The 2012 and 2016 Libertarian Party presidential candidate and former Governor of New Mexico, Gary Johnson, announced Thursday that he will be joining the 2018 New Mexico U.S. Senate race on the Libertarian Party ticket.
After the previous Libertarian nominee for the November Senate contest dropped out of the race a week ago, the Libertarian Party of New Mexico’s central committee decided by unanimous vote to nominate Gary Johnson should he wish to run.
In an interview Thursday on Fox News’ “Your World with Neil Cavuto,” Gary Johnson touted his independent record of governance and views about national politics, telling Cavuto he would represent independent voters in the U.S. Senate:
“I’d like to think I’m aligned with most people. Let’s not forget that the majority of Americans today, 45 percent of Americans that register to vote are registering as independent.
Where’s the representation when it comes to Democrats and Republicans? [,,,] Paraphrasing George Washington, he said, look, if our country ever devolves into political parties, we’re done for!”
Johnson is also excited by the possibility of being a swing vote in the U.S. Senate to hold back the growth of unprecedented expansions in federal spending over the last two decades.
“The swing vote might actually determine senate outcomes. That’s terribly exciting in my opinion,” he said.
In what may have been a swipe at his most challenging opponent in the three-way race, incumbent Senator Martin Heinrich (D), Gary Johnson said he wouldn’t go to the Senate to be a “wallflower,” but a vocal deficit hawk:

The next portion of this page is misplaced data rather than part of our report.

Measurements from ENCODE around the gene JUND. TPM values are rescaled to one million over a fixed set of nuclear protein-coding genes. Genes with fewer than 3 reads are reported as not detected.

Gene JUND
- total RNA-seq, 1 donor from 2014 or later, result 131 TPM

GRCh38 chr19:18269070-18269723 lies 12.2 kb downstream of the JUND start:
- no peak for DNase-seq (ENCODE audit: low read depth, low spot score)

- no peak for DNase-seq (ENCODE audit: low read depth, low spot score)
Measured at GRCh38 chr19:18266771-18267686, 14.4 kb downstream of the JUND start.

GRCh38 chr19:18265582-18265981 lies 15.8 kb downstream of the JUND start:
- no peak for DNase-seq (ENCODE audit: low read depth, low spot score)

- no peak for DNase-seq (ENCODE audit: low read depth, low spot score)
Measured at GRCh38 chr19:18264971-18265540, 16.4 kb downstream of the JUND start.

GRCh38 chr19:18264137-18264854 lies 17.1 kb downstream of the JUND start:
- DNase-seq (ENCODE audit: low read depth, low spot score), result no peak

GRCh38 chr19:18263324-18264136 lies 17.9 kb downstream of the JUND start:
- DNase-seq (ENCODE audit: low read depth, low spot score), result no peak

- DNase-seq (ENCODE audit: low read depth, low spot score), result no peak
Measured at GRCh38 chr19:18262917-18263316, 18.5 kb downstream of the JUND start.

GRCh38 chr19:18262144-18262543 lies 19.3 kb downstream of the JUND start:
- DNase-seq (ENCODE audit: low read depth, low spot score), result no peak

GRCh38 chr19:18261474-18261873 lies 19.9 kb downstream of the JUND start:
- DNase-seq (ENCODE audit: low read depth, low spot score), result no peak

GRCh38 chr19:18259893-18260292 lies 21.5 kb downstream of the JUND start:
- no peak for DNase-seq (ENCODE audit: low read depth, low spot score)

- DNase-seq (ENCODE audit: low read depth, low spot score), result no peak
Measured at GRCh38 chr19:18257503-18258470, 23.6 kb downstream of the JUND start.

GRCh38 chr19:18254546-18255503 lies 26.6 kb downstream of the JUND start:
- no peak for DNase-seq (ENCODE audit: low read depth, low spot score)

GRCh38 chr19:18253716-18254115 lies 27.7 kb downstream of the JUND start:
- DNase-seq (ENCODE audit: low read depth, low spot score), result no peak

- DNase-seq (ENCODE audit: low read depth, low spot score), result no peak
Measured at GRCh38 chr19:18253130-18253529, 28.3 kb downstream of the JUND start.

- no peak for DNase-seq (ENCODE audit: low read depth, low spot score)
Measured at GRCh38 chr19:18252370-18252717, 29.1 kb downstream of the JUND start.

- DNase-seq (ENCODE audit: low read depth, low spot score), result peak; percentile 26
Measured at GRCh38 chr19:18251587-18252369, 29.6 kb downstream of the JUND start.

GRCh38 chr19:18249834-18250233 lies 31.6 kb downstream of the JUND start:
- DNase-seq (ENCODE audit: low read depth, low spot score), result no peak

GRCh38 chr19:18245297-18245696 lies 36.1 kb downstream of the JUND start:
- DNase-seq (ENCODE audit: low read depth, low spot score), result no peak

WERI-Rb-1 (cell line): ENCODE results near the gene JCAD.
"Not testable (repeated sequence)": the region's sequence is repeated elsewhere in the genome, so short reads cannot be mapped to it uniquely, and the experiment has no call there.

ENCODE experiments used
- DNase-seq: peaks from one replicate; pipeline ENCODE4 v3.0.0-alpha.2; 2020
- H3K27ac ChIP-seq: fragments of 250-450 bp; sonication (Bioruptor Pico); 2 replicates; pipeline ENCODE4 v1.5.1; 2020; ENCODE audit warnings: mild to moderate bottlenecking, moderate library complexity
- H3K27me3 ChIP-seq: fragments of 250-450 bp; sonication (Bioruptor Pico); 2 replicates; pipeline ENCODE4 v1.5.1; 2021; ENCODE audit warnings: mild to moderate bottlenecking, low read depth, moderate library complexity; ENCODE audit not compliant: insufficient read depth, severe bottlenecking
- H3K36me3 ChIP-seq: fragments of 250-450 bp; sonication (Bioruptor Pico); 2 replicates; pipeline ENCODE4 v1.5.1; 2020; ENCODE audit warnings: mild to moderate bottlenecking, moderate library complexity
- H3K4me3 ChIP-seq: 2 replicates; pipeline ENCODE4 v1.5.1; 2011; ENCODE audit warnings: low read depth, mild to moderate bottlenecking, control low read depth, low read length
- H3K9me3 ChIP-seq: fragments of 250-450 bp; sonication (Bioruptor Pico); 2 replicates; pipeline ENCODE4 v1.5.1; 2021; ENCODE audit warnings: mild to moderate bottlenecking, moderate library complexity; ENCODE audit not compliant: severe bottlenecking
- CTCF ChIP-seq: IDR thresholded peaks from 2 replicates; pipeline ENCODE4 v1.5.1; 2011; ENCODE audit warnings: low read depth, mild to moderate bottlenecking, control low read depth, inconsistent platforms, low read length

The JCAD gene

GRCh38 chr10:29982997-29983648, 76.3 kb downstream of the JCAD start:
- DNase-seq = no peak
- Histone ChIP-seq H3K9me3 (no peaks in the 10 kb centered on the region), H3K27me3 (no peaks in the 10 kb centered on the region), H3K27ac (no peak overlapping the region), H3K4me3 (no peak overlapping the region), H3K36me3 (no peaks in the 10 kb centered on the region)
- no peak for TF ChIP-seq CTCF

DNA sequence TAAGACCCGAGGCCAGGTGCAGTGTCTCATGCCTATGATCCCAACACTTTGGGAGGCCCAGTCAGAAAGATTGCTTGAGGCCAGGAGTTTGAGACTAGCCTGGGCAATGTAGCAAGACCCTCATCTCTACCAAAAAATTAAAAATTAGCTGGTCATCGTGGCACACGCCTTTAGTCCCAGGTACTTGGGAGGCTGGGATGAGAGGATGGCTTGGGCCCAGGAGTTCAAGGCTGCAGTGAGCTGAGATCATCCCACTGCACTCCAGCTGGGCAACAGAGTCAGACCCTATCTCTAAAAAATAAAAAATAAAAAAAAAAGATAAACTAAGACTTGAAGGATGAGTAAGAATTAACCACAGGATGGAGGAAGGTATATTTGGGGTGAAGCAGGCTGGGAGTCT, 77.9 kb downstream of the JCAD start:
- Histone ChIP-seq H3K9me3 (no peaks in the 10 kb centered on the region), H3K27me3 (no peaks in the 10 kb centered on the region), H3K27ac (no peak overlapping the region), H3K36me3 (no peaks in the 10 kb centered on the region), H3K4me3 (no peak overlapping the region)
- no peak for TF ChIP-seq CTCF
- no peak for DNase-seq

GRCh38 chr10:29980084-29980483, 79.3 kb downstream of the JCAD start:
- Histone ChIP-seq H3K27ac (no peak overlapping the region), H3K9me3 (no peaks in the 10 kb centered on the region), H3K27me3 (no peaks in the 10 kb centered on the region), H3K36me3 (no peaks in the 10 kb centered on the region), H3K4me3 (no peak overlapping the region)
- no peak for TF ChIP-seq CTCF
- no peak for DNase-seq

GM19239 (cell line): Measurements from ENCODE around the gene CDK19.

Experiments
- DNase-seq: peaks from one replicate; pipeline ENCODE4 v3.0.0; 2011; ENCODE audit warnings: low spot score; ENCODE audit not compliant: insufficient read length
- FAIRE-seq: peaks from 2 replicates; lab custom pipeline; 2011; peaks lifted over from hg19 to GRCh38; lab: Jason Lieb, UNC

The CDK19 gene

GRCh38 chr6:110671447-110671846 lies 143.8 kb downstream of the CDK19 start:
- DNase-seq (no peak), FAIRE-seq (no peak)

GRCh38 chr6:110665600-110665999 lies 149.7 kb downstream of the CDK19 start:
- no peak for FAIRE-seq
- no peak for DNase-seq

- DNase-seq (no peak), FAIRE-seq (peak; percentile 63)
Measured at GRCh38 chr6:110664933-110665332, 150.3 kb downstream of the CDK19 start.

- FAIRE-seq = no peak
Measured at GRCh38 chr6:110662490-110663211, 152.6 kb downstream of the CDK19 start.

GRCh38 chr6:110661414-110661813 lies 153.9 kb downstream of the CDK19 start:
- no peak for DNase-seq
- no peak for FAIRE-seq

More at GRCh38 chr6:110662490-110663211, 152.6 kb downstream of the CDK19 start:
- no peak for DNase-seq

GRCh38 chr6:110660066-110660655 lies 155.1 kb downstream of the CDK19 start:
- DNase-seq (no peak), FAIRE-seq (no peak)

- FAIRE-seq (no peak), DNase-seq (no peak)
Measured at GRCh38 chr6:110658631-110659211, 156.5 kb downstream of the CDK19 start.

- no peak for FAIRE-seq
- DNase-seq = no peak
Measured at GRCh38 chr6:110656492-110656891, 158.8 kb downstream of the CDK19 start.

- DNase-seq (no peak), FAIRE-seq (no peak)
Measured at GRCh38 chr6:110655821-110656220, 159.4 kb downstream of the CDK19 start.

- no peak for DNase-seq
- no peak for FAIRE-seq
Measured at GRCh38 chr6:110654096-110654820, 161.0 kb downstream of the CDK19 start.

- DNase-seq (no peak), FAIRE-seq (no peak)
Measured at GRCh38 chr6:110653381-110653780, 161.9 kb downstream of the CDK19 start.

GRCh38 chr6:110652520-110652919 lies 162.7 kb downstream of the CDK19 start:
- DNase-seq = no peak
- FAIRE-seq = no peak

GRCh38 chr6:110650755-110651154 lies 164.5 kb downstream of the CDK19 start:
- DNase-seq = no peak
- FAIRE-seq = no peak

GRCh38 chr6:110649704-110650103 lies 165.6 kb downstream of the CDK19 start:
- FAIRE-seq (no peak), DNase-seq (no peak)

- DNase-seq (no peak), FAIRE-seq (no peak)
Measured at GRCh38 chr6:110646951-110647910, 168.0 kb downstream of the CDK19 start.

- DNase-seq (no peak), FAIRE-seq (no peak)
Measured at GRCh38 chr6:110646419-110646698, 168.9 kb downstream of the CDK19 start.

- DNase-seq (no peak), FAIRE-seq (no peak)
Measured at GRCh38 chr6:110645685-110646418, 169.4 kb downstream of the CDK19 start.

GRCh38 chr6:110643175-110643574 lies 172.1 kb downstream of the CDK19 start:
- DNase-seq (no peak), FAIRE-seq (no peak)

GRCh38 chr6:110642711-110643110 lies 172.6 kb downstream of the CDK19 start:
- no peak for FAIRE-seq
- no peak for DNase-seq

“We’re looking at trillion dollar deficits, and where is the senator pounding the table and saying that this is unacceptable? I am not intending to go to the U.S. Senate and be a wallflower.”
That aggressive and relevant parliamentary style, especially for a new junior senator, would be more in line with the approach of US Senators Rand Paul (R-KY) and Mike Lee (R-UT), who were elected during the Tea Party wave in 2010, and went to Washington to pound the table and demand fiscal restraint.
Johnson further articulated the libertarian ethos of his third-party bid, saying, “The private sector does everything better than the public sector. Everything! And yet we continue to expand government. We expect government to do things that really it’s incapable of doing.”